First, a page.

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Re: Phonemes and representation: ysrir

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  • Richard Abbott
    Andy, thanks very much for this info - I shall have to track down Rainey s review and Muchiki s work and see what s going on. That will take a little while but
    Message 1 of 2 , Jan 1, 2010
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      Andy,

      thanks very much for this info - I shall have to track down Rainey's review and Muchiki's work and see what's going on. That will take a little while but is certainly worth doing.

      All the best,

      Richard
      http://www.oldtestamentstudies.net

      --- In AncientBibleHistory@yahoogroups.com, "aj" <andrej1234au@...> wrote:
      >
      > Hi Richard
      >
      > Concerning the correct reading of the inscription on Merneptah's Victory Stele, I dug up some interesting material which certainly suggests the opposite of that which has to this point been submitted to the list. I'll hopefully post it all in the following weeks, but for the time being will constrain myself to the issue of whether Hebrew z(/tj/) was ever represented in the Egyptian script with any character which we might identify with phonetic /s/.
      >
      > The following is taken from a journal review by Rainey of a published work by one Yoshiyuki Muchiki, which deals with Egyptian proper names in Semitic languages, this being naturally the opposite of what Hoch has compiled and doubtless a valuable resource in the study of phonetic shifts between Egyptian and Semitic languages. It begins with Semitic into Egyptian-:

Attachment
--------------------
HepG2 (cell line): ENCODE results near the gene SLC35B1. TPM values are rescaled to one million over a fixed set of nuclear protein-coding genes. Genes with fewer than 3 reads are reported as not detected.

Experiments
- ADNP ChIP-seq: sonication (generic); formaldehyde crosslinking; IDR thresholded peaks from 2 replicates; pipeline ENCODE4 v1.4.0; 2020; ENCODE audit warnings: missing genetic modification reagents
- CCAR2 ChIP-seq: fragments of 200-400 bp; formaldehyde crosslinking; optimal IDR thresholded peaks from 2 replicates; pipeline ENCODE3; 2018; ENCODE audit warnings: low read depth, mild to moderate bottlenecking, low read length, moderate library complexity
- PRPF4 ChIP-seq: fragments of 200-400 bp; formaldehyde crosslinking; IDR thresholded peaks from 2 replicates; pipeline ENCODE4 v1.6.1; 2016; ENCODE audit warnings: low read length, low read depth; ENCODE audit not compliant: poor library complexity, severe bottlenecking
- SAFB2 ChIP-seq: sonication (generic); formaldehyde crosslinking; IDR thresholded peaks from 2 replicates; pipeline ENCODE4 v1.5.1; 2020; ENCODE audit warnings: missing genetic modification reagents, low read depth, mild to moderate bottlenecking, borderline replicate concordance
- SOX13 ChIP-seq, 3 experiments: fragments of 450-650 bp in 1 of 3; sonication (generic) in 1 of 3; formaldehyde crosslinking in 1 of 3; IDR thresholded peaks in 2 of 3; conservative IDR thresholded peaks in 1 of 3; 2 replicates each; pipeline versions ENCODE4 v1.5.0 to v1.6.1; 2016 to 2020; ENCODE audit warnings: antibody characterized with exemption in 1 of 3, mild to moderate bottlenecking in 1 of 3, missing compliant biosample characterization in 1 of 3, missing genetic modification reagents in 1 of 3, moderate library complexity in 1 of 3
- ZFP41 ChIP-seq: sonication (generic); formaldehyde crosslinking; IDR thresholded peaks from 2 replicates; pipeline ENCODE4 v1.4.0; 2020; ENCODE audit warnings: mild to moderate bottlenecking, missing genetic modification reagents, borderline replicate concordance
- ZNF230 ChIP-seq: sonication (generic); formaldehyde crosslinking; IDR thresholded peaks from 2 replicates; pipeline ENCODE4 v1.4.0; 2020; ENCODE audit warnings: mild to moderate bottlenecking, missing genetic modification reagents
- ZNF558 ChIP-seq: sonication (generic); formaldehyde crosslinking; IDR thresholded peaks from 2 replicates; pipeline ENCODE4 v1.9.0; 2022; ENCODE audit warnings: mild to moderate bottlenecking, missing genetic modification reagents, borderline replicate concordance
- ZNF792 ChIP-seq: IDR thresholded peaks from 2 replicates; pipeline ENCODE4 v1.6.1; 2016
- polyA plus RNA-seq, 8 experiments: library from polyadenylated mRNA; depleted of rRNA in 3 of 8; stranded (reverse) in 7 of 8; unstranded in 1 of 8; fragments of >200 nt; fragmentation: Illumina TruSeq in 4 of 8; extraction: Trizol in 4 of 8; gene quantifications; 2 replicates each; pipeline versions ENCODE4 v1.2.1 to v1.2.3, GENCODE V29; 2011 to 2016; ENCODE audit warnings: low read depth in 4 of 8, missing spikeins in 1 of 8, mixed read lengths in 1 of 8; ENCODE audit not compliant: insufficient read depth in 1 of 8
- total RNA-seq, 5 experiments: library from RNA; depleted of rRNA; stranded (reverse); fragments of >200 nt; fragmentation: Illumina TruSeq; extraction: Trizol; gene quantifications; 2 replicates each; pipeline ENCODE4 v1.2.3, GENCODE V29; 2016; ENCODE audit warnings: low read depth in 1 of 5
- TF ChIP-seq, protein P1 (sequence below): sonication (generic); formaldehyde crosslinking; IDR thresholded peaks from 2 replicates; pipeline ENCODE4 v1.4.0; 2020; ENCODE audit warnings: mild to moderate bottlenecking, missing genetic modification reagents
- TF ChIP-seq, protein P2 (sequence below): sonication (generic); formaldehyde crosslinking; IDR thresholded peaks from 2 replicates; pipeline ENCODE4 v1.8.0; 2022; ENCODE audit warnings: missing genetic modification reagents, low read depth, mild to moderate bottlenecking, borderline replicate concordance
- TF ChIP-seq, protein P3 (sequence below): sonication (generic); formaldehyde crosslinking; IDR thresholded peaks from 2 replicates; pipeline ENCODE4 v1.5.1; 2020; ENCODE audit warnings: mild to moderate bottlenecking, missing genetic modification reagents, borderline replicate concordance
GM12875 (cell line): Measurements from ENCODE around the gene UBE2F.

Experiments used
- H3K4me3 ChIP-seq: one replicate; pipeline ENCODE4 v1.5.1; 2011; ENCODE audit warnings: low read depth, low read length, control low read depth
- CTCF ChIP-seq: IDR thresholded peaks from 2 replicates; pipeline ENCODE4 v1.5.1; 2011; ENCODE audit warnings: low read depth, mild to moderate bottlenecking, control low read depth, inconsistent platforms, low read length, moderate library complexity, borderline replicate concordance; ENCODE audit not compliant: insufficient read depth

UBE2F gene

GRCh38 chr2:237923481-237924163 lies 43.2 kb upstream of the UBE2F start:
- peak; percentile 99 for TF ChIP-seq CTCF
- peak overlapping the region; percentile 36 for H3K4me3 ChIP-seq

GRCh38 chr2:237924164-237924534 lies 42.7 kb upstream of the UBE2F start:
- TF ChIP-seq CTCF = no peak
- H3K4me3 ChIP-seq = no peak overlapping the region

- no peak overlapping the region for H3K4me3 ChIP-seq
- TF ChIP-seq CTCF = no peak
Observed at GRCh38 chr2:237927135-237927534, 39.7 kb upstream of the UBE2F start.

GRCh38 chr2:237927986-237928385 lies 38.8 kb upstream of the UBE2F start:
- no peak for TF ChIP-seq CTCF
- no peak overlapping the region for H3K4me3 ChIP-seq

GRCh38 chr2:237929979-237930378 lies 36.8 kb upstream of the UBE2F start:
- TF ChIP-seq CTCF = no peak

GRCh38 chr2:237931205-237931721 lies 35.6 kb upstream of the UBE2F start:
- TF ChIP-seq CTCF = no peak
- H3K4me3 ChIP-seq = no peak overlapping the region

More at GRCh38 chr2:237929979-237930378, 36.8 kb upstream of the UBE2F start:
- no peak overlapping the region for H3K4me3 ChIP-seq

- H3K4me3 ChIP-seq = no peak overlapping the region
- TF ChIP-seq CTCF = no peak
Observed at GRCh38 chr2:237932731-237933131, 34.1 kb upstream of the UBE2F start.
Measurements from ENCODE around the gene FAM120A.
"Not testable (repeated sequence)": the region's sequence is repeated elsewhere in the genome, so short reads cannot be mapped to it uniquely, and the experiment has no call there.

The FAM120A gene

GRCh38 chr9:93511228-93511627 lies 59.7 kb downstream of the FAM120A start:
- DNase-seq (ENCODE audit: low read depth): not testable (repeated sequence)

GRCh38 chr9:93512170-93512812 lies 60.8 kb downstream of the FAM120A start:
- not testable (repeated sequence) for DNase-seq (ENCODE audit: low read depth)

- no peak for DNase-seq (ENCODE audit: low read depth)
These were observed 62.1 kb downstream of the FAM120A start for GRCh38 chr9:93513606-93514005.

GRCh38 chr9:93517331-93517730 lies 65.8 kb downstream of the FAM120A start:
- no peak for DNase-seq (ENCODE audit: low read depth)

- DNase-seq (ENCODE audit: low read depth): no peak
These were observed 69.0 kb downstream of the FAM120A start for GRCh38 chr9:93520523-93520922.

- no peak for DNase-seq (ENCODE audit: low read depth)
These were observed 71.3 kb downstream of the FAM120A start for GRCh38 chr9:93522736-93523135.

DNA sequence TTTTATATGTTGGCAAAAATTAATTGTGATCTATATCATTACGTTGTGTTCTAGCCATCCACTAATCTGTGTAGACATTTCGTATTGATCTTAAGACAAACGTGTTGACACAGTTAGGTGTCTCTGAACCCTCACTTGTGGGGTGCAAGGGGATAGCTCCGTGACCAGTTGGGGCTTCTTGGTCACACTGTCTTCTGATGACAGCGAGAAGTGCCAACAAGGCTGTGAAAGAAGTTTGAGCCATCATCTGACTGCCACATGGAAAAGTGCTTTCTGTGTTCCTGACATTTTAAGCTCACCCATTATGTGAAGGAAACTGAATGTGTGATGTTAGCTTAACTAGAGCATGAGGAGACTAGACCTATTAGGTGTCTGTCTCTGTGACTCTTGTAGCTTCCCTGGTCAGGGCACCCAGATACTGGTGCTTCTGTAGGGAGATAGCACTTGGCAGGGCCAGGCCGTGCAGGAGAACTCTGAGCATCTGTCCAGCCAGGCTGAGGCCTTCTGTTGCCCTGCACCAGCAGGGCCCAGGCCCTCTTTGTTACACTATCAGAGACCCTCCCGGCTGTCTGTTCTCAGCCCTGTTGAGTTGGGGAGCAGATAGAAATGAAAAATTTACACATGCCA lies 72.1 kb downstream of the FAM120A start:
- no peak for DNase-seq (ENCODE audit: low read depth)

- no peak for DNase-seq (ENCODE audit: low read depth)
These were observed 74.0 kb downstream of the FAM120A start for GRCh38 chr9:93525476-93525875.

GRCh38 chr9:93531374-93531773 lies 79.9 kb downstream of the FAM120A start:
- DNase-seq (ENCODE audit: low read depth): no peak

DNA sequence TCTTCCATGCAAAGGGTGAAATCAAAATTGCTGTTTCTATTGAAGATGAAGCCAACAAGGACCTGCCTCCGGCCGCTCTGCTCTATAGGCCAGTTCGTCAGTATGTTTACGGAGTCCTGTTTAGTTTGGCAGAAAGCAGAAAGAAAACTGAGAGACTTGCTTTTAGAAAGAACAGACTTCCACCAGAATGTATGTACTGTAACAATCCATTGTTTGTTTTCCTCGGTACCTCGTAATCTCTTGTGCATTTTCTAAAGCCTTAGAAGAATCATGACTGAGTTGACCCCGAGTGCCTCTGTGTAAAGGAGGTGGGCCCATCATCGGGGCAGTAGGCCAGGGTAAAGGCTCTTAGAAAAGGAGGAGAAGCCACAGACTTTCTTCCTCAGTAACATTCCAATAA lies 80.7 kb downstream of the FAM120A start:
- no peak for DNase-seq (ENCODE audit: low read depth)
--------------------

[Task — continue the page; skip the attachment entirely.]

>
      > "First of all, it is imperative to clarify the problem of orthography in the Amarna tablets. Yoshiyuki brings two examples where Egyptian (/tj/) is supposedly represented by Semitic z. In each case, the problem is with the method of transcription and not with the phonetics. J. A. Knudtzon (5) made his transcriptions at the beginning of the twentieth century when a standard syllabary taking account of all the polyphonic values had yet to be established. Today it is well known that the signs with z can all be read, especially in Amarna peripheral with /s/ and with /s/."
      >
      > "Now, for the Egyptian words in Semitic languages, Egyptian (/tj/) is attested as s in Phoenician orthography (Yoshiyuki p. 48) from the mid-fifth to the third century B.C. It is represented by [? - absent: author] in personal names from the sixth to the fifth centuries B.C. (p. 182). And in Hebrew the t (/tj/) is simply transcribed by t, which probably means that in the vocable concerned the Egyptian t had already become /t/. It is noteworthy that Egyptian (/tj/) is no longer transcribed in any of these languages by samech!"
      >
      > ('Egyptian Proper Names and Loanwords in North-West Semitic',
      > AF Rainey; 2001)
      >
      > [END]
      >
      > It seems to me that it is accepted that at one time Semitic z was represented by Egyptian /s/, which I can only assume includes the 'door latch' which we find in the word ysrir on Merneptah's 'Israel Stele'.
      >
      > I have long argued that proto-Hebrew knew no Sin, that it must necessarily have used the Samekh or else another phoneme entirely in order to express the /s/ sound, and there is scholarly argument to support this claim, but before I post it perhaps you'd care to take a glance at the image of page 434 of Hoch's work which you have kindly sent me. It seems to me that Proto-Semitic IS understood to have known no /s/, that the letter which would become Hebrew Sin was originally vocalised as a /crossed-l/, the fricative which Ratson alerted us too some months back.
      >
      > This takes me back to me suggestion that Egyptian ysr is actually an attempt to represent two - not three - Hebew phonemes, and that it should rightly be vocalised ichl.
      >
      > But more on that later.
      >
      > Andy
      >
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